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Something I don't get about this snowboard/ski controversey - Page 3

post #61 of 97
"Why don't they do what skiers did 2 generations ago and invest their energy in expanding into NEW territory."

3 of the locations that still prevent boarding have the most legendary characteristics in skiing today in the US.
Wether it be snow, character or terrain, or a combination of the three, these resorts remain committed to the true skiing experience. You can argue that I have missed the point, but as long as this remains the case, the battle has not been won..... And they will not stop.

If all of these areas were small pimples, not relevant to the heart of North American skiing culture, we would not be having this dialogue.

" There will ALWAYS be some terrain that closed to boards. Will Alta always be on that list? Taos? Deer Valley? I don't know, but MRG always will."

And statements like this will just incite their ire......

That's my opinion, may be wrong, but as they say, we all have em.....
post #62 of 97
Thread Starter 
<BLOCKQUOTE>quote:</font><HR>Originally posted by Cheap seats:

nakona, if i'm not mistaken, you just did.

No. I didn't. But now I will.

I can't believe you actually had the gall to compare yourself to the people who fought for civil rights.

Nobody denied your right to vote.

Nobody burned an alpine ski on your lawn.

Nobody hung took your father outside, horsewhipped him then lynched him because he had the temerity to ride a board.

Nobody treated you like chattel property.

That you would even THINK to compare YOUR pitiful complaint to what real men and women went through in the last century disgusts me.

And you disgust me for saying it.
post #63 of 97
<BLOCKQUOTE>quote:</font><HR>Originally posted by gonzostrike:
Black folks don't decide to be Black.
Women don't decide to be women. <HR></BLOCKQUOTE>

Exactly! I mean, it's just bad luck. We should feel sorry for them, right?


Holy cow, gonzo! Can you make it any more apparent what kind of person you are?
post #64 of 97
<BLOCKQUOTE>quote:</font><HR>Originally posted by nakona:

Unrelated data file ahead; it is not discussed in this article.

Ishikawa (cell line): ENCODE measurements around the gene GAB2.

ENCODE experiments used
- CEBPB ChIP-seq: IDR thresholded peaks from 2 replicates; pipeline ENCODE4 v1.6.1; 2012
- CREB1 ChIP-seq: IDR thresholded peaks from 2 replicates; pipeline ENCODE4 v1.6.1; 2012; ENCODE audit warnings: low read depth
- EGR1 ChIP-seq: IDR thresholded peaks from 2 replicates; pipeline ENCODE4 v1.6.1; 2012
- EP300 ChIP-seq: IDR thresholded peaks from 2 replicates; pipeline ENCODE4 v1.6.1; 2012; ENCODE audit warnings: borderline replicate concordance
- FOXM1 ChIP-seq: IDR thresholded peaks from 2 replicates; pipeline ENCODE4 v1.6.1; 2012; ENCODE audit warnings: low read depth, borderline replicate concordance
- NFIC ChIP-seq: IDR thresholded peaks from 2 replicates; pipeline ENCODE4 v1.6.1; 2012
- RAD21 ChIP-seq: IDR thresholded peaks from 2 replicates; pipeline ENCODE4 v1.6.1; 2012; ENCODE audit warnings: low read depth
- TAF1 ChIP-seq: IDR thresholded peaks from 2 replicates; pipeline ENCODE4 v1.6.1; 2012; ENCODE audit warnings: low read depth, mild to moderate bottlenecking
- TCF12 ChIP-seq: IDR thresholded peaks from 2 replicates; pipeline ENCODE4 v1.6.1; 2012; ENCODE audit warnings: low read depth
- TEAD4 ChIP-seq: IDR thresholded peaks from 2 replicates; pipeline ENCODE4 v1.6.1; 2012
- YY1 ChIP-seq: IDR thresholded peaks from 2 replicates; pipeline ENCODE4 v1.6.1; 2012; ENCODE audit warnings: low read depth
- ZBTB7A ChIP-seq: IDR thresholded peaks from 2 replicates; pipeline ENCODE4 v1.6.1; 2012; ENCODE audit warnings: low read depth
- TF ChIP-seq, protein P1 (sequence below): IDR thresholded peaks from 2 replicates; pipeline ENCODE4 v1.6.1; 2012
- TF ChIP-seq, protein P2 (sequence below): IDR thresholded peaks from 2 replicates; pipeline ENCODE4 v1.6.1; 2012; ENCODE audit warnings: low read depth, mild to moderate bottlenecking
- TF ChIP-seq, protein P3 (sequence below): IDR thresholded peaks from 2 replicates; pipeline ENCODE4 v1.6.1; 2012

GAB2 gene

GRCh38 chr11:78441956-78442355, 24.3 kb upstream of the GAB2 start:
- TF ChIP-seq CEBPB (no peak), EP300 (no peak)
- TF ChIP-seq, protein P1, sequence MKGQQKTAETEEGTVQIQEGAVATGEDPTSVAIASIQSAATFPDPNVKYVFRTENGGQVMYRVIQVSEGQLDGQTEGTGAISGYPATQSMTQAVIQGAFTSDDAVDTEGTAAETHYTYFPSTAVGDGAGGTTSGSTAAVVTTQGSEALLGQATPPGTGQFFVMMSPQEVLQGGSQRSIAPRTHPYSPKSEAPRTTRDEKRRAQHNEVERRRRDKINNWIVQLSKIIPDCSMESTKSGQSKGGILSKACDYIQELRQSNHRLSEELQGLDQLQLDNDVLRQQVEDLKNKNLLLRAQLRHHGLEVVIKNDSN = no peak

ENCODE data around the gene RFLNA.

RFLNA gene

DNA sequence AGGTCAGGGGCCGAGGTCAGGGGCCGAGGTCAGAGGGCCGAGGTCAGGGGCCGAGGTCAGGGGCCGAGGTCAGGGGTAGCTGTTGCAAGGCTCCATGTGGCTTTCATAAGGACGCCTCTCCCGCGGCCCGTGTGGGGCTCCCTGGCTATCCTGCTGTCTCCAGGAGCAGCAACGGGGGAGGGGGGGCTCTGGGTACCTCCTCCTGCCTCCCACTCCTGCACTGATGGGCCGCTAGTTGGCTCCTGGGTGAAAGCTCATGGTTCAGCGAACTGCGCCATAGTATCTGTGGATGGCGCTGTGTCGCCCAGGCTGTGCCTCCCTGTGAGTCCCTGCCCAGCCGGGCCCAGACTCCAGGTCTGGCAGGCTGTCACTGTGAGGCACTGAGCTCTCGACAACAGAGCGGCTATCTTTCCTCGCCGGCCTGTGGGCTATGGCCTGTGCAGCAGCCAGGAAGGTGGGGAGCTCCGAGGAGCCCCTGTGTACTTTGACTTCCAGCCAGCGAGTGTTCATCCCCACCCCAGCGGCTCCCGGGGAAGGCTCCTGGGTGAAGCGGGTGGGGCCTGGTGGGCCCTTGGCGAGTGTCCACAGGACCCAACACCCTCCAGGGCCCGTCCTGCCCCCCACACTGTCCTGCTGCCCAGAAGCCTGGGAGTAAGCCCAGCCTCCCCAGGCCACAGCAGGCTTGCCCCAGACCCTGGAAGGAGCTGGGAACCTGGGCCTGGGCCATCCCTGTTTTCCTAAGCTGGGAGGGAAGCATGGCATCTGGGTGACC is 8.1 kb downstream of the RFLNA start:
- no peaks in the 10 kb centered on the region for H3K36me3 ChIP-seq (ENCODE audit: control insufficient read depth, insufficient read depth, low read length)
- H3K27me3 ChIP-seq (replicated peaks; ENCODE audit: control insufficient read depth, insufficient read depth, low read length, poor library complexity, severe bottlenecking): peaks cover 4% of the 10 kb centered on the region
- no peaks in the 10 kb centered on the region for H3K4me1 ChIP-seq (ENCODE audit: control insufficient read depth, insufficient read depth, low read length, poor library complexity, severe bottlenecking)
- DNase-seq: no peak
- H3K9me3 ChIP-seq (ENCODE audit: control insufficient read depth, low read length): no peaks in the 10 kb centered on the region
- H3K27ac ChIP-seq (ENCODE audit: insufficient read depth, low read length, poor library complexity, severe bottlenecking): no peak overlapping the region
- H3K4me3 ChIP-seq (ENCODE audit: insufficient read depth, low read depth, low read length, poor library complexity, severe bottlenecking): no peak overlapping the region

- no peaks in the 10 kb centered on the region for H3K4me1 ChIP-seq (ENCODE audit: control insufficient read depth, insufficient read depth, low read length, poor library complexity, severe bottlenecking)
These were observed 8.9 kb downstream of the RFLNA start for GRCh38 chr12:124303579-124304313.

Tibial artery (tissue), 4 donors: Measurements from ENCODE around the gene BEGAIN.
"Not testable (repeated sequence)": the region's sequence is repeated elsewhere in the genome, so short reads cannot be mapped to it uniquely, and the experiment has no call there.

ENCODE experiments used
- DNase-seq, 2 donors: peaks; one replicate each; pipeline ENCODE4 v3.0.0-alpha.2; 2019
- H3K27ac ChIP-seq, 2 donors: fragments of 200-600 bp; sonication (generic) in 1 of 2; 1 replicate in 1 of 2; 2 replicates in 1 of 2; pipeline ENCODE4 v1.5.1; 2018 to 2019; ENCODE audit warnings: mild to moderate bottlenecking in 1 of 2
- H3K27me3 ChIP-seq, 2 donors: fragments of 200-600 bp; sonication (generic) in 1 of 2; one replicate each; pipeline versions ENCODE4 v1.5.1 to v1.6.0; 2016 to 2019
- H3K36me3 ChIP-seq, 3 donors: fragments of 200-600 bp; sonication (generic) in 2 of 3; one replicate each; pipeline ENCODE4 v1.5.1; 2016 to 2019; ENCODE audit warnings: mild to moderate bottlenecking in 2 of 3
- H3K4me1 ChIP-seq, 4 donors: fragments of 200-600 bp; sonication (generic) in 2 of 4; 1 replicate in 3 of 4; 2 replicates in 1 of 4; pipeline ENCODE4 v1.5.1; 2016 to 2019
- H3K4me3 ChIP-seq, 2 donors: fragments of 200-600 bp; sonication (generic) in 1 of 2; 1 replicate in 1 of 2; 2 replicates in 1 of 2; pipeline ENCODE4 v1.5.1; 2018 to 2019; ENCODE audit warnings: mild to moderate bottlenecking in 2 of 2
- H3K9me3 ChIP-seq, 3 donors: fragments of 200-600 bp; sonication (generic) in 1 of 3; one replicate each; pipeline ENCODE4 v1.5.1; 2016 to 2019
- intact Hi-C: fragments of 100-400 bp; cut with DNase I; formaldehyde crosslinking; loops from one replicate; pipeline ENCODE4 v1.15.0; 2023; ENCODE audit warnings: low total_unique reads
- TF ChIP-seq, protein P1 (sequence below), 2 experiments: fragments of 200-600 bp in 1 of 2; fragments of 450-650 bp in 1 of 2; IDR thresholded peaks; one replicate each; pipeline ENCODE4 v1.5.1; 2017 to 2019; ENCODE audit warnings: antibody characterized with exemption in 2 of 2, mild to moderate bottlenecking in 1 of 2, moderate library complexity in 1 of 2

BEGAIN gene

I can't believe you actually had the gall to compare yourself to the people who fought for civil rights.


That you would even THINK to compare YOUR pitiful complaint to what real men and women went through in the last century disgusts me.

Ummm, nakona, please calm down. It's not his plight -- from his posts it's clear that Cheap seats is a skier.
post #65 of 97
<BLOCKQUOTE>quote:</font><HR>Originally posted by Franknj229:

Exactly! I mean, it's just bad luck. We should feel sorry for them, right?


Holy cow, gonzo! Can you make it any more apparent what kind of person you are?

Frank, if you think you can decide my entire personality based upon a few posts, then I apologize for underestimating your powers, and commend you for your omniscience.

Oh, and by the way, your son Jesus had a birthday recently. I think it was about 9 days ago. I hope you didn't forget. Fathers are so forgetful about such stuff.
post #66 of 97
<BLOCKQUOTE>quote:</font><HR>Originally posted by gonzostrike:
Nice spin, Rev Sharpton... or was it Katha Pollitt?<HR></BLOCKQUOTE>

Maybe it's like Casey says. A fellow ain't got a soul of his own, just little piece of a big soul, the one big soul that belongs to everybody, then -

Then it don't matter. I'll be all around in the dark. I'll be everywhere, wherever you can look. Wherever there's a fight so hungry people can eat, I'll be there.

Wherever there's a cop beatin' up a guy, I'll be there. I'll be in the way guys yell when they're mad. I'll be in the way kids laugh when they're hungry and they know supper's ready and where people are eatin' the stuff they raise and livin' in the houses they build. I'll be there, too.

-Tom Joad [Steinbeck]
post #67 of 97
Hey gonzo......

....Oh, nevermind.

I'm off to Disney World. It's my way of killing time before my ski trip to Tahoe.

If this topic is still on life-support when I get back, I'll try to pick it up where we left off.

By the way, thanks for remembering my little Jesus's birthday. He is getting to be quite a handfull though. He's in that stage they call the "Terrible Two-Thousands". Maybe I'll just make the wife quit her job, and hire some black guy to do all the work around the house... eh, gonzo?
post #68 of 97
Mmmmmmmmmmhhhhh, intersting. In the European Alps as far as I know there aren't any ski areas that don't alllow snowboarders. Although it would be an interesting thing to do so. I don't really have a problem with boarders - I have a couple of pals that can rip it pretty good on w/ the board. I really get pi**ed off though at the boarders that plow the fresh powder w/o really ripping it. In Europe in the resorts (and most of the accessible backcountry) the powder is gone by 11 a.m. because everyone (and 80% of 'em are boarders) are out to catch a little patch. I'm just wondering how much longer the powder would last were there only the skiers?!? Oh well, we'll share it anyway...
post #69 of 97
I understand your point thoroughly.